On Friday, a coalition of national broadcast networks, radio and television station licensees, and community and consumer organizations filed a letter asking the Federal Communications Commission to clarify that it will no longer employ a presumptive ban on foreign investment above 25% in the parent companies of broadcast licensees. The Coalition for Broadcast Investment (the “Coalition”), which includes CBS, Disney, and such public interest organizations as the Minority & Media Telecommunications Council and the Latinos in Information Science and Technology Association, asked the FCC instead to consider on a case-by-case basis whether such a transaction is consistent with the public interest. The filing was reported on by Politico (subscription required), Multichannel News, and TVNewsCheck, among others.
The FCC has historically exercised its discretion to consider, and in many instances to allow, indirect foreign investment above the statutory benchmark in wireless common carriers, which are governed by the same statute. At the same time, the Commission has employed an irrebuttable presumption against equivalent investment in the broadcast context. The Coalition argues that this policy is inequitable, particularly when the FCC has liberalized foreign investment policies toward common carriers ― urging that broadcasters have the same ability to seek capital from foreign investment as other industry participants already have under the law.
The FCC historically justified its refusal even to consider exercising its statutory discretion to permit foreign investment above 25% in broadcast licensees with reference to concerns that foreign governments could disrupt communications during wartime or commandeer public opinion through propaganda aired on radio and television stations. The Coalition argues that technological and marketplace developments have obviated these concerns, noting that Americans today have access to local, national, and international news and information from numerous sources, including the Internet, mobile applications, video and audio streaming services, and cable and satellite programming networks. Moreover, according to the Coalition, the FCC’s routine on-the-merits review of indirect foreign investment in common carrier licensees, which includes close coordination with federal national security agencies, would ensure that U.S. security interests are taken into account with regard to each transaction.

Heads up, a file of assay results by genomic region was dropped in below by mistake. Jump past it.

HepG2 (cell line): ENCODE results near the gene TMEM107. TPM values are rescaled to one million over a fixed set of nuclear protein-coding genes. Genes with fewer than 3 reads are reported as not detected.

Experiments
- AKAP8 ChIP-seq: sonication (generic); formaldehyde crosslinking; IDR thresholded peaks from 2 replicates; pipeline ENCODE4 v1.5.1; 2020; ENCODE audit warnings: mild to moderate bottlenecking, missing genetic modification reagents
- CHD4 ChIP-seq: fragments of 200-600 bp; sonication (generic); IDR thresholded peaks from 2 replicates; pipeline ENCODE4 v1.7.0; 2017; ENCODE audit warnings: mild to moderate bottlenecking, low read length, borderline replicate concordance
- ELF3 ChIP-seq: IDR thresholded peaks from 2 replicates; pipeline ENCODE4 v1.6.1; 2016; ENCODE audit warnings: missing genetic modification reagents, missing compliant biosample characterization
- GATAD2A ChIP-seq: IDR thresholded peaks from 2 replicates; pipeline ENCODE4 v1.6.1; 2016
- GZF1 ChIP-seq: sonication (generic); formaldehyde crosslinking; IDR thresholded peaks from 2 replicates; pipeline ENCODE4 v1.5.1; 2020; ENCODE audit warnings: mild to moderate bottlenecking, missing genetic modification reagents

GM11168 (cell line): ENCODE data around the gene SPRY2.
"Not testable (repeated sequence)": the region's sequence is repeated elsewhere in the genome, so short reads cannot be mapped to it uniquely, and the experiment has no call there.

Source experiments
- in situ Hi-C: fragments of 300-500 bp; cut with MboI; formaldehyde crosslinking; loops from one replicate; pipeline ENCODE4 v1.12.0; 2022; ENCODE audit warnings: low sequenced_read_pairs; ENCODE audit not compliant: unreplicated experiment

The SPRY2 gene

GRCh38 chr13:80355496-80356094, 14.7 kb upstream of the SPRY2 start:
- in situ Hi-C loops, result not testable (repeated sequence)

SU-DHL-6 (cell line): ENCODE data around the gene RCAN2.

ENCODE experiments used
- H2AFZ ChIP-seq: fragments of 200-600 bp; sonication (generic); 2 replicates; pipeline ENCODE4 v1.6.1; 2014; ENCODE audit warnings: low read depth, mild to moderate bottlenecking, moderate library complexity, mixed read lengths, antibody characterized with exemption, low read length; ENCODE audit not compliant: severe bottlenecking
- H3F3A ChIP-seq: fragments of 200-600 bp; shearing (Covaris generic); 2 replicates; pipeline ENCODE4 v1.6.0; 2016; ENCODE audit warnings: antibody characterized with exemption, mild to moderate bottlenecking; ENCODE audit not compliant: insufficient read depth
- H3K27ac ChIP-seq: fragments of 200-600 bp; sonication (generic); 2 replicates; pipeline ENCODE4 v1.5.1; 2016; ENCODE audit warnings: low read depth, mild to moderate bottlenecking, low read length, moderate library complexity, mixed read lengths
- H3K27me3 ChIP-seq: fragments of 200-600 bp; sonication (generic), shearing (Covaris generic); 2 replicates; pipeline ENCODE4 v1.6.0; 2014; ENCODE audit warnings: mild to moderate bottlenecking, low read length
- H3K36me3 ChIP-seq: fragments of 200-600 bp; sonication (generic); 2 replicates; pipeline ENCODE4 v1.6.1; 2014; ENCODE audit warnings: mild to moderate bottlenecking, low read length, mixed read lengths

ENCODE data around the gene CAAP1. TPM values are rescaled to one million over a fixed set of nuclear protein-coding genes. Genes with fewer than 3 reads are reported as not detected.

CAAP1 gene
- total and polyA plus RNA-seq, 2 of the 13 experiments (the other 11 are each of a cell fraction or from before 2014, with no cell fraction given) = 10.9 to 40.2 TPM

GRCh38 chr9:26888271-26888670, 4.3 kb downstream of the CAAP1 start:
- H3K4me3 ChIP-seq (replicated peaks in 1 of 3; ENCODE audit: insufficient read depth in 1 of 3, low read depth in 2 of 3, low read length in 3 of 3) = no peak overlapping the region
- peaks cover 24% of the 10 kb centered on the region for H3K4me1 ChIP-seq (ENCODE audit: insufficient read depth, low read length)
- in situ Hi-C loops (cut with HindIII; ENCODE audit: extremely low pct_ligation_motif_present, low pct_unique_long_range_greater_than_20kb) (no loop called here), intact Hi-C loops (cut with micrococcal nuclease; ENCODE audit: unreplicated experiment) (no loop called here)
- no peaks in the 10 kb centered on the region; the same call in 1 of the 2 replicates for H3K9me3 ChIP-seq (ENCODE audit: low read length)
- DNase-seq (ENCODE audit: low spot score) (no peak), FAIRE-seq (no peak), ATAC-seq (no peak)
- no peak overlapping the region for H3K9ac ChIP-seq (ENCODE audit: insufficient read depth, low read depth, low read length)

The Coalition notes that the general policy of the United States is to encourage inbound foreign investment and argues that access to international capital markets would allow broadcasters better to meet their public interest obligations by providing new opportunities for minority businesses and entrepreneurs and infusing new capital into broadcast companies with which they can innovate and improve the services they offer their local communities.
Covington & Burling LLP represents the Coalition for Broadcast Investment with regard to this filing.
Edited on 9/5/12 to add link to filing.